If I were forced to choose only one plant family to rely on for food and flavour it would be the carrot family.
Referred to more scientifically as the Apiaceae or Umbelliferae, this family includes more than 3,700 species worldwide. Parsley or celery are also widely used as labels, but I prefer carrot family to reflect its best known cultivated member in the average western kitchen. Anyone with a culinary or horticultural leaning might also recognise parsley, celery and dill as members of the same broad church. Botanists and adventurous foragers will know lots more – over 70 species are native to the UK or have made their home here.
To non-botanists, the key characteristics of the family are umbels of pale (usually white) flowers and multiply divided leaves. Many have pungent aromatics, though these can vary widely from species to species. Anise, dill, parsley, fennel and caraway are some of the better known flavour profiles, but there are richer, deeper flavours than these, often with bitter components that make them particularly appealing in the drinks world.
Angelica is a core ingredient in The Botanist, offering musky, herbaceous bass notes and fresh, peppery top notes. It is almost certainly one of the “mystery ingredients” in Benedictine, Chartreuse and many amaros. Traditionally the root is used but I’ve had great success infusing the seeds and leaves into tinctures. Less fashionable members of the carrot family have produced some superb ingredients and finished drinks, and we look forward to sharing them with you on The Botanist website.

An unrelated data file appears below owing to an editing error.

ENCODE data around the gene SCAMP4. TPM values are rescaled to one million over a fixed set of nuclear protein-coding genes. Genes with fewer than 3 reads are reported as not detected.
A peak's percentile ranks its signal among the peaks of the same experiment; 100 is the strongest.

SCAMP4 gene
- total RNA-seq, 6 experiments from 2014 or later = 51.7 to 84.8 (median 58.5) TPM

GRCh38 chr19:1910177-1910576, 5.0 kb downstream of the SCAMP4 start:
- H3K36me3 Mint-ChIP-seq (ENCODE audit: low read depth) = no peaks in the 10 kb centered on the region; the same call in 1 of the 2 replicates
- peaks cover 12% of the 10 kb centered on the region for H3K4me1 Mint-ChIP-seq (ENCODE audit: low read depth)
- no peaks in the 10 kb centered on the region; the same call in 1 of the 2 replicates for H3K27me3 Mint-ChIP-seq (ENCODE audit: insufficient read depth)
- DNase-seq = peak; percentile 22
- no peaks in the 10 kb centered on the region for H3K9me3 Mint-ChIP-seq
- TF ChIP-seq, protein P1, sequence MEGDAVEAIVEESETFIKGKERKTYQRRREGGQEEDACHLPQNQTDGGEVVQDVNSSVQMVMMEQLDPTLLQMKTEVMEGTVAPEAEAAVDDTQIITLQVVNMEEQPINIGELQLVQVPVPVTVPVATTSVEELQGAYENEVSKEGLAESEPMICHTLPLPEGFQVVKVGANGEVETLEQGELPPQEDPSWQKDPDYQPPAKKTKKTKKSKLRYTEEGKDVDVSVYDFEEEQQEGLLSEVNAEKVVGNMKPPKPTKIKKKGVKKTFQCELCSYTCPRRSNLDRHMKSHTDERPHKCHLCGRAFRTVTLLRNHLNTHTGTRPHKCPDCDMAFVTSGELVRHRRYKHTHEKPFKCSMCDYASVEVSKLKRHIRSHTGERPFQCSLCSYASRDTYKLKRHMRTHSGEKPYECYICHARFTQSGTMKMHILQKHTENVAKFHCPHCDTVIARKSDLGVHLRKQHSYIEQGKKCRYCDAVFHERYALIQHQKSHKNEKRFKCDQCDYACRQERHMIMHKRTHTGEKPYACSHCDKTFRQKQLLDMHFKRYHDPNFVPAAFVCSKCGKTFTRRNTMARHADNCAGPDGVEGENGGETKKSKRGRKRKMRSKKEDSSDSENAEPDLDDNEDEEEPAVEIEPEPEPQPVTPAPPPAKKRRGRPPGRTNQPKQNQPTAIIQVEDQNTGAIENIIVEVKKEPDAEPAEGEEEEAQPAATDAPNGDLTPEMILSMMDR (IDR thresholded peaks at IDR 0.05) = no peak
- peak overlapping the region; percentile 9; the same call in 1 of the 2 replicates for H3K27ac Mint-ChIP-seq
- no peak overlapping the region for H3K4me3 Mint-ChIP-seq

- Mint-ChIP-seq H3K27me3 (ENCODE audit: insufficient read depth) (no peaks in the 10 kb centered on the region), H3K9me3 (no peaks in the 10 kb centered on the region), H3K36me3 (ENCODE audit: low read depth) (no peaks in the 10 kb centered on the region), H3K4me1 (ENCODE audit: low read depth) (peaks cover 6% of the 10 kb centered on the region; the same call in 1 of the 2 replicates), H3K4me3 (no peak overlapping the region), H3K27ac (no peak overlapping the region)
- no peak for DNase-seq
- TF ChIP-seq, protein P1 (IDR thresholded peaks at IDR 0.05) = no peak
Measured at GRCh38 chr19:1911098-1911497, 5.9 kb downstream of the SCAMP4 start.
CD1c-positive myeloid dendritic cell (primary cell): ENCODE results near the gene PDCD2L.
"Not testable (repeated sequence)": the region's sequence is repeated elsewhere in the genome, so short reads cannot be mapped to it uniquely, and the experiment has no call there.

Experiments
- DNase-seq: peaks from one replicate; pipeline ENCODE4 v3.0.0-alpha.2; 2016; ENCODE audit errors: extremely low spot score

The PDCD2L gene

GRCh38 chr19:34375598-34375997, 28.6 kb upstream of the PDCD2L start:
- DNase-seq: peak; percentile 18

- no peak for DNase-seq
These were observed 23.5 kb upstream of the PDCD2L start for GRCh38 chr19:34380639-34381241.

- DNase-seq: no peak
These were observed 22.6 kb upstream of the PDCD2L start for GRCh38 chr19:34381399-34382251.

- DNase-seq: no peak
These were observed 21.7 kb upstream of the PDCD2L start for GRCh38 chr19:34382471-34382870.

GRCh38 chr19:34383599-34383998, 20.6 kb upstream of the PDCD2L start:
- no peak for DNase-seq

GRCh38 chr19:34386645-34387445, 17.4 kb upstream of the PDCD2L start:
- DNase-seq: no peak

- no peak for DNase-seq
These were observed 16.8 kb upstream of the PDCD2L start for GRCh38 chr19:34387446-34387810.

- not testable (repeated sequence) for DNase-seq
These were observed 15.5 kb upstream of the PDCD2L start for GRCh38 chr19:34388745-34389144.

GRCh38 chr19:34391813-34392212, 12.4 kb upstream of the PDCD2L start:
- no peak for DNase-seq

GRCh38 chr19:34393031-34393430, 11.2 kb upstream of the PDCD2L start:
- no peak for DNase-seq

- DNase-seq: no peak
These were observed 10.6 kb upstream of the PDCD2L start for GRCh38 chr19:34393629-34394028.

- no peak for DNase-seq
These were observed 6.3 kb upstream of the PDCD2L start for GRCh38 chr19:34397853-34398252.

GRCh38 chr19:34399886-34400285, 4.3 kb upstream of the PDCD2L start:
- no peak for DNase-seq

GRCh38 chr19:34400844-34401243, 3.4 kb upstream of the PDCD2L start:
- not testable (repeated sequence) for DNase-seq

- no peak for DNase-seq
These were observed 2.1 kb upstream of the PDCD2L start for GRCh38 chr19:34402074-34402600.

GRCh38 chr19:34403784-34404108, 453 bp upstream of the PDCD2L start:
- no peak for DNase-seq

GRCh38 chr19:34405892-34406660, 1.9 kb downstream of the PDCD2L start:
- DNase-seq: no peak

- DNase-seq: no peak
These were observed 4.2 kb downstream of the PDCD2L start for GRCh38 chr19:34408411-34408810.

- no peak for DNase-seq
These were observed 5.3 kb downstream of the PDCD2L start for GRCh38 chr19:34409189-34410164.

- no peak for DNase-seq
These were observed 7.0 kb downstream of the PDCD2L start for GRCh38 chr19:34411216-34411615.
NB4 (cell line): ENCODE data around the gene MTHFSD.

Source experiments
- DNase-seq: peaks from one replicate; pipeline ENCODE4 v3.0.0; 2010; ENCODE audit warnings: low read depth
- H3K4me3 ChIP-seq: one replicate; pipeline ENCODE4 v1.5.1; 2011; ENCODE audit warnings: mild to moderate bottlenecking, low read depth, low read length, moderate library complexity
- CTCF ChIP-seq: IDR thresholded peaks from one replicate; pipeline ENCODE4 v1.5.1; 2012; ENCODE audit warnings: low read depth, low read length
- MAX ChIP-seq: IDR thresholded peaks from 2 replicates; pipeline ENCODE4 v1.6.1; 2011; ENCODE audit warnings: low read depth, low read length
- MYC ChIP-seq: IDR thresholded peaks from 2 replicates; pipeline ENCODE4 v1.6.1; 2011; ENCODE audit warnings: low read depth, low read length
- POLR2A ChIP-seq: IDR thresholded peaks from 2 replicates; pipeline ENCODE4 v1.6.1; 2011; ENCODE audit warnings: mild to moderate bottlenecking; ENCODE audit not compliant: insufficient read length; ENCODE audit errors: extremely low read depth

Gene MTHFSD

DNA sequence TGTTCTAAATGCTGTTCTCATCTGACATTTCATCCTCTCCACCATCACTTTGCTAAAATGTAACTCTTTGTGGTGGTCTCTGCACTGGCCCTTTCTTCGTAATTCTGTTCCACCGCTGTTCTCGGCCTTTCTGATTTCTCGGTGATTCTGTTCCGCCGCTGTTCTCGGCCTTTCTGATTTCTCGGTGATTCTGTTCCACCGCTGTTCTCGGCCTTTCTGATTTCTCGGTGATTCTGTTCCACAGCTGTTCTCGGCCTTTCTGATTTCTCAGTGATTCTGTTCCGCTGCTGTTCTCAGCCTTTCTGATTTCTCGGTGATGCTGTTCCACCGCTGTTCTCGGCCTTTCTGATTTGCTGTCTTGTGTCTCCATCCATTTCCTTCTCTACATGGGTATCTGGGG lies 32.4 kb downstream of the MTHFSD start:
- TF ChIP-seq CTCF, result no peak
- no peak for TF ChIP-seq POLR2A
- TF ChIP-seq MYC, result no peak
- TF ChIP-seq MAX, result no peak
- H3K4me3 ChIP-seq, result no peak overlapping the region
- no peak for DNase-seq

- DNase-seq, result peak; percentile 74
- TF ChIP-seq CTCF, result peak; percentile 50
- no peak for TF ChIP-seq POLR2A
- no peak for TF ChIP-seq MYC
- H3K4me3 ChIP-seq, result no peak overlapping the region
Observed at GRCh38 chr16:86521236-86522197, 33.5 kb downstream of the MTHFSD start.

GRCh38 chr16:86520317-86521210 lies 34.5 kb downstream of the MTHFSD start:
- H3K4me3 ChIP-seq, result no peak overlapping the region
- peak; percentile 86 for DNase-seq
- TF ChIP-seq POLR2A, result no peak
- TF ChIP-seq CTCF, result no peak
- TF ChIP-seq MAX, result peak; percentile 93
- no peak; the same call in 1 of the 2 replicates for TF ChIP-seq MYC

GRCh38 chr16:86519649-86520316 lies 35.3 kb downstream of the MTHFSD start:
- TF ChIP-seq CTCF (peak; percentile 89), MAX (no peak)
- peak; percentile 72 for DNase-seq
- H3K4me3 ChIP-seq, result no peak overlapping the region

The rewards of the carrot family to the forager-gastronome are huge, but the risks are also significant. Several highly toxic species are native to the UK. Of these, two in particular represent the greatest hazzard on account of their wide distribution, virulent toxicitiy and similarity to edible species. They are hemlock (Conium maculatum) and hemlock water-dropwort (Oenanthe crocata).